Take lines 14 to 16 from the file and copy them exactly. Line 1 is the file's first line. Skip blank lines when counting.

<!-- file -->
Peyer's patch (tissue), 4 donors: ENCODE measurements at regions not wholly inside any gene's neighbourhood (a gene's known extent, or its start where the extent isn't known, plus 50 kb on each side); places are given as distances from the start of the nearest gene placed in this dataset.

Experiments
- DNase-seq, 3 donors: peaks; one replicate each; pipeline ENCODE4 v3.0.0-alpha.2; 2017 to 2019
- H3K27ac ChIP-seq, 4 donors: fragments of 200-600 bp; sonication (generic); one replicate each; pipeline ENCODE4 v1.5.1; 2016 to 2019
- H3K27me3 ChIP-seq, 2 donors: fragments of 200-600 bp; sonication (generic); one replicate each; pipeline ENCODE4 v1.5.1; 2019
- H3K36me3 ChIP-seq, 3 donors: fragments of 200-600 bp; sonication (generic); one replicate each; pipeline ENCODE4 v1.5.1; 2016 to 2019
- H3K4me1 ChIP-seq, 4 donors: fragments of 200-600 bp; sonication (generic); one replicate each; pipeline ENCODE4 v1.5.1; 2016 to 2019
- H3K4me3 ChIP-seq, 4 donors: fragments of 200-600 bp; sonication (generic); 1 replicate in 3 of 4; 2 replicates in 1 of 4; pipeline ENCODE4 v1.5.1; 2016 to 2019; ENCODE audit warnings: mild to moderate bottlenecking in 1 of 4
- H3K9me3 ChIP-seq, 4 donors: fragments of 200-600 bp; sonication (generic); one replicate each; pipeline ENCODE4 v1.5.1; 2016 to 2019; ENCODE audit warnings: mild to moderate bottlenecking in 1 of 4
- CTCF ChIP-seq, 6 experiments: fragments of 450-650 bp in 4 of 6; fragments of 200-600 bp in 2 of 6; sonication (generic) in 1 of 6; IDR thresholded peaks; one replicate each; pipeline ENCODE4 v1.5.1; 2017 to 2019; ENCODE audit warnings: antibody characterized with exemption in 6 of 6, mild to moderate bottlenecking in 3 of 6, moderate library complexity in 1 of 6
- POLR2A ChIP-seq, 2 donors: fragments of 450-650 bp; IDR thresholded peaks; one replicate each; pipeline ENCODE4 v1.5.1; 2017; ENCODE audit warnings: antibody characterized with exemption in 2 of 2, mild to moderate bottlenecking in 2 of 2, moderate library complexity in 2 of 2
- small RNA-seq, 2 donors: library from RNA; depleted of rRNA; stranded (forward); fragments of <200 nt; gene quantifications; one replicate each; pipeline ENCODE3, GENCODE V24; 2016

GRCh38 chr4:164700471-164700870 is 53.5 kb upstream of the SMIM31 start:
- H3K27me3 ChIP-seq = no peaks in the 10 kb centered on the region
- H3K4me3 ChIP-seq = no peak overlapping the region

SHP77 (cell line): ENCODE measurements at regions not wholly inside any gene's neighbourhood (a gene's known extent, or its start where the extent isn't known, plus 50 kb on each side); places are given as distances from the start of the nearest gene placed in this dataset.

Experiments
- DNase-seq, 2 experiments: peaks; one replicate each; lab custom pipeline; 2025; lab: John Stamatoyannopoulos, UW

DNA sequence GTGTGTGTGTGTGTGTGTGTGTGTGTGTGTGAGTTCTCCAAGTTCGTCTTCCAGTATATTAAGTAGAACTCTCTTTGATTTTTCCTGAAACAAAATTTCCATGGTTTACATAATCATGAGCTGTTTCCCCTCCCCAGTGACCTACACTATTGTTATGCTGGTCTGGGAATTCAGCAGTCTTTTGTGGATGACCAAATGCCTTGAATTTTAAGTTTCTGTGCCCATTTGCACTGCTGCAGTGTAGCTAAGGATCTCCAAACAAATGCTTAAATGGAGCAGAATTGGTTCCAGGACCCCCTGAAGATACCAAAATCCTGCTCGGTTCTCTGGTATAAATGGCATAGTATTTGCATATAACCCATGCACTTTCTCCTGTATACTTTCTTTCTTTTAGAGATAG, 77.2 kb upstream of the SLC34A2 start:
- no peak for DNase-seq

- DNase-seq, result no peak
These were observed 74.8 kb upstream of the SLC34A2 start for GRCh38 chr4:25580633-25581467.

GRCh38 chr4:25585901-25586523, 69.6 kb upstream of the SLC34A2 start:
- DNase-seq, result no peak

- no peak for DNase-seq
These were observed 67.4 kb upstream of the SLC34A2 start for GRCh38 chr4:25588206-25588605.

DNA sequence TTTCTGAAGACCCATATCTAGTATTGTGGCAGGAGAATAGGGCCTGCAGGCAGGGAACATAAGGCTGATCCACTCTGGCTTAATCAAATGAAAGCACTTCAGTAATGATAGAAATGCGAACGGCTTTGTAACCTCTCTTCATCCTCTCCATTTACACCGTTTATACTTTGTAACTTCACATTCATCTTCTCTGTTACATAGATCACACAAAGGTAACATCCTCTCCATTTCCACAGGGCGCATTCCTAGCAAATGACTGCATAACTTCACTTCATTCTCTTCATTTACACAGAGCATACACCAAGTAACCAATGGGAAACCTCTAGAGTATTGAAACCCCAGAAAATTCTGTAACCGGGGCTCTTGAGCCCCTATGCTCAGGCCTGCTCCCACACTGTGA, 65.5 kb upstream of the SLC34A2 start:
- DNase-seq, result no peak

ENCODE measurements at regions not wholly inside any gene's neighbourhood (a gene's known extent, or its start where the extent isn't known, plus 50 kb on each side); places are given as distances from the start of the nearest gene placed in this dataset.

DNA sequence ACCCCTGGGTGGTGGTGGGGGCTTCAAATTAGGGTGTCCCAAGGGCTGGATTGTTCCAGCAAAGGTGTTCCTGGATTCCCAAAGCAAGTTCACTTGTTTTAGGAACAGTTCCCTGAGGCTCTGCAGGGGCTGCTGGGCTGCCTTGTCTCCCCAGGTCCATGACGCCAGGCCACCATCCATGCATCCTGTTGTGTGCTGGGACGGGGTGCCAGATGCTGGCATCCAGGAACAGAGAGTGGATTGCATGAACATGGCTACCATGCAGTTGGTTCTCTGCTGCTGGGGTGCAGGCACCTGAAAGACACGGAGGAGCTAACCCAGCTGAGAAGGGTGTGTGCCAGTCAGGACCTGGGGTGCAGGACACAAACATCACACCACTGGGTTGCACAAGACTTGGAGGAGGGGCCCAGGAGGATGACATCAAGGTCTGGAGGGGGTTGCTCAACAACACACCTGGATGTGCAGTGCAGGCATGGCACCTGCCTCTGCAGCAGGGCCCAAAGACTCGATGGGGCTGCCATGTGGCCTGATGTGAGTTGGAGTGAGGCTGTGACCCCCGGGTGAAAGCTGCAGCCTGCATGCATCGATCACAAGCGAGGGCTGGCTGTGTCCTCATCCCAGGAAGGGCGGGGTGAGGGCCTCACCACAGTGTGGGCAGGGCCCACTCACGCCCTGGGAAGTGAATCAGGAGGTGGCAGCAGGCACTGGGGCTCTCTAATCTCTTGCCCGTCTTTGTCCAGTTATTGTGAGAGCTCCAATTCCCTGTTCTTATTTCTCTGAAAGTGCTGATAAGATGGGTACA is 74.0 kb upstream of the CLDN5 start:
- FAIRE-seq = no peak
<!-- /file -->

- H3K27me3 ChIP-seq = no peaks in the 10 kb centered on the region
- H3K4me3 ChIP-seq = no peak overlapping the region

SHP77 (cell line): ENCODE measurements at regions not wholly inside any gene's neighbourhood (a gene's known extent, or its start where the extent isn't known, plus 50 kb on each side); places are given as distances from the start of the nearest gene placed in this dataset.